Harvest

It’s also the perfect Christmas plant! I’m writing this on Christmas Eve, and I just harvested the berries yesterday (hoping for a FRESH cup of coffee Christmas morning). Had I left the berries on, Christmas morning would be a scene of a Christmas Tree with presents and two large, dark green coffee trees speckled with clusters of plump red berries. It’s spectacular, really!

My son’s expression when I said he couldn’t eat them.

It seems to depend a little on growing conditions, but each year the berries seem to ripen in the winter – this has been the earliest so far. 

How to Harvest

Easy! Pick the dark red berries and put them in a bowl of water. Let them sit over night.

Next day: Squeeze them until the pulp separates from the bean. It’s satisfying as they will shoot out.)

Clean the water, compost the pulp and return the beans to the water. They will be slippery with a this membrane.

Clean the water again. Now rub them together and in your hands to remove the membrane.

Disclosure: Child labour was used for my coffee harvest.

Dry.

Roast: For this, I’ll refer you to the internet. I don’t know what method is best at home. A cast iron pan on low is fine as long as you’re tossing them around from time to time. Like many beans and seeds, they are likely to burn if left unattended. Otherwise, the internet suggests putting them on a pan in the oven. This freaks me out, but at low heat, it might work fine. Again, these beans you’ve grown are precious, so watch them closely!

Use right away? You bet. Don’t store them…..you might as well buy coffee beans.

Problems going forward.

In our new house we transplanted the coffee into two beautiful royal blue pots – beautiful homes for beautiful plants. I spent a bit of money on these pots as we felt these would be a long-term addition to the living room. They were placed in a sunny spot and given lots of love. Less than one year later, the rate of growth was so much that the plants had out-grown their pots! I kid you not! They loved it. I’ve now spent the last year and a half watering them almost every second day because they are so root bound.

There are two big problems:

One: The pots are tapered at the mouth, so the root ball can’t just slide out without breaking the pot.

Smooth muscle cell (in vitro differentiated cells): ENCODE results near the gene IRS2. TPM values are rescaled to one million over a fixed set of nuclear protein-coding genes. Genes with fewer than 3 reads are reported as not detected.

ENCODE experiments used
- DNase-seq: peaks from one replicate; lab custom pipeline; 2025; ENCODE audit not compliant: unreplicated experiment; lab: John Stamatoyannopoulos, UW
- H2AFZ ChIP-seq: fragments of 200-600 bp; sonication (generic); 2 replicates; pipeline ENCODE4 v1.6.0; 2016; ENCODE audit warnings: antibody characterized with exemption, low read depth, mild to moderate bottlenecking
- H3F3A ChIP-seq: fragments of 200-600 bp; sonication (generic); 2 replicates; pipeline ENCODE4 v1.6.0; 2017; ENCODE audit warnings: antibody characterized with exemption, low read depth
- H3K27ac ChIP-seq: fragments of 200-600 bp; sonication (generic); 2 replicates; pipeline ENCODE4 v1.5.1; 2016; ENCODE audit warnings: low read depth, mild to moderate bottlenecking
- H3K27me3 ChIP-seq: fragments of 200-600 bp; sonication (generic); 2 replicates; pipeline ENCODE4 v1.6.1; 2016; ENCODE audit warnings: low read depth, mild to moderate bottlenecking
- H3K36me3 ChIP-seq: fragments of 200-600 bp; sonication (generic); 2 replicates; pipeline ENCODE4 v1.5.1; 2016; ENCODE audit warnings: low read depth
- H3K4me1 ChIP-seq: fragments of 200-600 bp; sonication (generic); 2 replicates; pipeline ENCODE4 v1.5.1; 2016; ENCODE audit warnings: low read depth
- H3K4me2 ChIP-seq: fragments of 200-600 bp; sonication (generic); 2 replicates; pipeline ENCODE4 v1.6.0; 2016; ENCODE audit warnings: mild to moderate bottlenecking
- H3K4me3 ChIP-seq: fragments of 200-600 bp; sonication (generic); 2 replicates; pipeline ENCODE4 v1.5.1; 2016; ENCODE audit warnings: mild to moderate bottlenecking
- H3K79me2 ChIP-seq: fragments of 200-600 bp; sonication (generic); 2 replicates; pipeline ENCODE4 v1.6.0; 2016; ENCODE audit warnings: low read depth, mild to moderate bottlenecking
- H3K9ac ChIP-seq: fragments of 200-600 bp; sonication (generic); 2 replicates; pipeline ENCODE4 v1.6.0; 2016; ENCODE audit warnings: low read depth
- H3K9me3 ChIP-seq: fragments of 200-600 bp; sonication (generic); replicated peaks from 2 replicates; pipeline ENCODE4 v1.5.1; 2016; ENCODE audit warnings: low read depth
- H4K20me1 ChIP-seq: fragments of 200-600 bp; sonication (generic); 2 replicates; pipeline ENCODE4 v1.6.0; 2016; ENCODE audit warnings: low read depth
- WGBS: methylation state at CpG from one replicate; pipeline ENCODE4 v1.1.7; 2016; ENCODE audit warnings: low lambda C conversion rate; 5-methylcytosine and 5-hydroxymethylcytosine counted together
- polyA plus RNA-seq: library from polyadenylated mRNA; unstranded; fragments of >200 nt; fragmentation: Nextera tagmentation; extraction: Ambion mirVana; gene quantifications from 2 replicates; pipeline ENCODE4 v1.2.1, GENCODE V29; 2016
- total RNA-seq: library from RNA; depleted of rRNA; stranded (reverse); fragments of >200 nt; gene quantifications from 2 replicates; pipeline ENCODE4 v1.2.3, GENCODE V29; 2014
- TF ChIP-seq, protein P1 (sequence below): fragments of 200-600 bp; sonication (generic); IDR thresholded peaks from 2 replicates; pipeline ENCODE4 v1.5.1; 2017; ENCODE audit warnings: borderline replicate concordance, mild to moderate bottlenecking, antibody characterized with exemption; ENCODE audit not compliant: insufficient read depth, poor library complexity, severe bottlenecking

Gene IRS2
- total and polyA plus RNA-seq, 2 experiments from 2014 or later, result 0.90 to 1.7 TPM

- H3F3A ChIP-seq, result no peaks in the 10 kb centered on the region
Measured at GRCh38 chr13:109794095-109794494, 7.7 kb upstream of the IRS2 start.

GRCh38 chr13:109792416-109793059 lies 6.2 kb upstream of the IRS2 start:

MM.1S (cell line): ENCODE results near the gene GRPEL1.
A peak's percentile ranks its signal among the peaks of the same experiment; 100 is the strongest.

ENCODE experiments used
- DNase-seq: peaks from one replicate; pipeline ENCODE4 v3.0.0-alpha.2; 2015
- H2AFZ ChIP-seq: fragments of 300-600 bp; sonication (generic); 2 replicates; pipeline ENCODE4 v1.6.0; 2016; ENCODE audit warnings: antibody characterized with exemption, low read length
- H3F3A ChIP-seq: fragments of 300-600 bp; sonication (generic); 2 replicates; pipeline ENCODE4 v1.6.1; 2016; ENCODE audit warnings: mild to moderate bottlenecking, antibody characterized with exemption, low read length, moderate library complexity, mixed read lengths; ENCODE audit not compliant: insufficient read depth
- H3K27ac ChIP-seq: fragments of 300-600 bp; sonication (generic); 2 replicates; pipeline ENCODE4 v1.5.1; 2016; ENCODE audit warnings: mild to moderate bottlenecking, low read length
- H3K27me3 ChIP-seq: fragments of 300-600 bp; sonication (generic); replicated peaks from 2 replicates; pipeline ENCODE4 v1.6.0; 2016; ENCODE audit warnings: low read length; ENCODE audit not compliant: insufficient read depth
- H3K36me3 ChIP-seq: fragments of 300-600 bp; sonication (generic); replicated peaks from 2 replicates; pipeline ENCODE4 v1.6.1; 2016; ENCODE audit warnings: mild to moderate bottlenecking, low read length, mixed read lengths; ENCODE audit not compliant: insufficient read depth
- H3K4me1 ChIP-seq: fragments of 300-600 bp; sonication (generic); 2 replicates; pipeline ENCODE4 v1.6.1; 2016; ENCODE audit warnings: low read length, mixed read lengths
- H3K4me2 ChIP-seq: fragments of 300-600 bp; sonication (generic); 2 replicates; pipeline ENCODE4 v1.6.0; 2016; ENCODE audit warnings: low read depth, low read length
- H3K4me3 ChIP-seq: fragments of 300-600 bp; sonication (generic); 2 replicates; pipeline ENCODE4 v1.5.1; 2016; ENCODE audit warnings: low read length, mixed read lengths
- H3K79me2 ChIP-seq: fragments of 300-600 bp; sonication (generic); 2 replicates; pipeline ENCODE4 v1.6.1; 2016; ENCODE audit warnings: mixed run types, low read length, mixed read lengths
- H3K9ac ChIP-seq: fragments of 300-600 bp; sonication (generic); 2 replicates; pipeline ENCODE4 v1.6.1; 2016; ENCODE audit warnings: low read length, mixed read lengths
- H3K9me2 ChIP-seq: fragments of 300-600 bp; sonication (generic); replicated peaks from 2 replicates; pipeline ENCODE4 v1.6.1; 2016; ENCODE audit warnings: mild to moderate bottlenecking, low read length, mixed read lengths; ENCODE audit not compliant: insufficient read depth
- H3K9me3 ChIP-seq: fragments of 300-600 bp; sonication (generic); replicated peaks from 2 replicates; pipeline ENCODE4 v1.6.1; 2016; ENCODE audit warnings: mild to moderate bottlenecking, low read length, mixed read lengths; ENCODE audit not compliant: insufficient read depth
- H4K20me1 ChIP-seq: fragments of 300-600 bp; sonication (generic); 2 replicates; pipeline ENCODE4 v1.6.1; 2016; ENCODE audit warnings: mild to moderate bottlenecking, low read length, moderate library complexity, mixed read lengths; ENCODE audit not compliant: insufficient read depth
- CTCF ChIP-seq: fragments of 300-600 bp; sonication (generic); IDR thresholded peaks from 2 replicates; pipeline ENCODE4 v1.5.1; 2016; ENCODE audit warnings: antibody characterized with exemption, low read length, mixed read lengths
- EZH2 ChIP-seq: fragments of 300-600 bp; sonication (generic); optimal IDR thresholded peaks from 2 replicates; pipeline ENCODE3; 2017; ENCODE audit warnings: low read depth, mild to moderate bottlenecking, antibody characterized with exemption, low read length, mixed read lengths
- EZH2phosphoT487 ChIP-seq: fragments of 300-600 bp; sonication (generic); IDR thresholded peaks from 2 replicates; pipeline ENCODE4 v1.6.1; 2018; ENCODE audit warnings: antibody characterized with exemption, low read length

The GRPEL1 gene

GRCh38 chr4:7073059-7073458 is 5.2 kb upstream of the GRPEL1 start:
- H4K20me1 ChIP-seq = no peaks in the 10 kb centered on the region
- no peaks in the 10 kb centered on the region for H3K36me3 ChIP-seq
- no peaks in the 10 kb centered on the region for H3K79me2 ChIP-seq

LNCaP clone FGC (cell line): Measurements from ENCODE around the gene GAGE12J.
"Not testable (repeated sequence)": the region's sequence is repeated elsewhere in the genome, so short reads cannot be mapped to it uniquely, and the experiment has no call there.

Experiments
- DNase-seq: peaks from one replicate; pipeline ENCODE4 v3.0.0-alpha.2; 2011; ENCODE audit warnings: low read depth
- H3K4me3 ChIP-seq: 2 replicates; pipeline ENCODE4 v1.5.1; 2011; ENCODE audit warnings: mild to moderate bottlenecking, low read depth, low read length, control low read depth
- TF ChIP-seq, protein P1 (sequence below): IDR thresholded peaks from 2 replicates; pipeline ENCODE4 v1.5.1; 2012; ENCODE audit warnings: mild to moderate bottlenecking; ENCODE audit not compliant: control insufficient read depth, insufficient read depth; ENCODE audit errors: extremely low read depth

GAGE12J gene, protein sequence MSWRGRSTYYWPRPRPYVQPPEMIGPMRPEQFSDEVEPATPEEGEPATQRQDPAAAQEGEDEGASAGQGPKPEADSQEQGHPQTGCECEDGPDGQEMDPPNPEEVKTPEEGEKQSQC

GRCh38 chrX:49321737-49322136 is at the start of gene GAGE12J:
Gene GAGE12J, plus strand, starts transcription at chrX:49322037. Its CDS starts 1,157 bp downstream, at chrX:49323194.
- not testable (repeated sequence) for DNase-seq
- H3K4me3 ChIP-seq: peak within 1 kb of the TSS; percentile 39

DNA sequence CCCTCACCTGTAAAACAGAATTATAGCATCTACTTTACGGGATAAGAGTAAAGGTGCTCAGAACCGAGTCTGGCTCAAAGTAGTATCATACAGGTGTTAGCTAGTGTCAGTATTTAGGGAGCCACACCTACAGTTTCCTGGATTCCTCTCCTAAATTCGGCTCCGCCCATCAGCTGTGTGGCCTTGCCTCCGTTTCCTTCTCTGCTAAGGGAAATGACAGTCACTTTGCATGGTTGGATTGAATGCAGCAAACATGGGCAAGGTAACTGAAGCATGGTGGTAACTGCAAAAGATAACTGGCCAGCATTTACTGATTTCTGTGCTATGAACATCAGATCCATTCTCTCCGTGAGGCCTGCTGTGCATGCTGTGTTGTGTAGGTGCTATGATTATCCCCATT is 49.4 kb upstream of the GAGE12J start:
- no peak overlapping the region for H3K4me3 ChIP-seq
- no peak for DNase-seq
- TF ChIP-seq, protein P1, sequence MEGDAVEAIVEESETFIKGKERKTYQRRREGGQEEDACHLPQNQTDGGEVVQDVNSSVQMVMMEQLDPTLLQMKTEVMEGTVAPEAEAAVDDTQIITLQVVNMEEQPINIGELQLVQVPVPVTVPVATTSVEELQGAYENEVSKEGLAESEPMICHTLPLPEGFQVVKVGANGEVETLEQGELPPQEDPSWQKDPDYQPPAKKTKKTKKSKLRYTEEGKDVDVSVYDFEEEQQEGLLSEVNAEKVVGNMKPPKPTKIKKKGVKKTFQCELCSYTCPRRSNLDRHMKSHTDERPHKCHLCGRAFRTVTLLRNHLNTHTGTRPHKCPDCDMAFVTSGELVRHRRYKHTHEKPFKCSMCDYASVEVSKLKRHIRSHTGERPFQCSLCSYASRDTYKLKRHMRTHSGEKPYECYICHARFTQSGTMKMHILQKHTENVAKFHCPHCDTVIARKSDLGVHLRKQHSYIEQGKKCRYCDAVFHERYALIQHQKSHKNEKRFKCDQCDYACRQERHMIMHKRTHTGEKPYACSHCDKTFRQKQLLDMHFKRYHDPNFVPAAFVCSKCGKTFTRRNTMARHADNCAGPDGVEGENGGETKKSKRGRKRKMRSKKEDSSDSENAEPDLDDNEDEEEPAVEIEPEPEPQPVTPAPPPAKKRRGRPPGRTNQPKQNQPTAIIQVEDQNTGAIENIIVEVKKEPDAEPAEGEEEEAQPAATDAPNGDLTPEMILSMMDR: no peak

Two: My wife no longer likes the plants. They are too big for the space and they have lost too many leaves to be the nice, full, lush plants they should be. (Part of that is seasonal…they look best in late Spring).

Options:

One: Put the plants in the spare bedroom against a similar south facing window. But, we risk killing them because “out of sight is out of mind.” I usually water the plants when I notice the slightest droop in the leaves. If I don’t see the plants every day, I’ll forget to do this. Plus, no one will see the beauty of them.

Two: Break the pots. I could give them nice new, bigger pots at the expense of new ones. I’d likely go with plastic to reduce the cost. This might convince my wife to let them stay, especially if they fill out again. But, this doesn’t deal with the fact that they are getting too big for the room. 

Three: Sell them? But it takes a few years to fruit and I’d likely just get another coffee plant, so what’s the point?

Four: Repot, move to the spare room in the winter, but try outside again in the summer.

If you have any ideas of what to do with plants you love but are too big to keep, please let me know. 

June 30, 2016. Coffee is outdoors in full sun (Bottom right) Ignore the other plants.

Recap:

Growing coffee is easy and it’s a beautiful plant. 

The quality of light and humidity are your biggest concerns, so pick a spot for it carefully.

Pests aren’t a problem with the right bio controls – and that is minimal anyways. 

You WILL get coffee beans to harvest. And BOY does your neighbourhood smell nice when you’re roasting them.

PS: Curious what it was like for someone like me in an apartment without a garden?:

Maximize space on the big south facing open deck.
2015 it was a jungle
I kept bees on an adjacent roof with lots of habitat for them (including a water garden, far left)
We were lucky to have the space we did. This covered North/East facing deck was small. Perfect place for a morning coffee. I ended up growing fuchsia and blueberries, as seen there.
It was important to build structures to maximize space. There’s bath time and the coffees again in the back.

Happy Holidays! Two weeks away from my first Spring Plantings.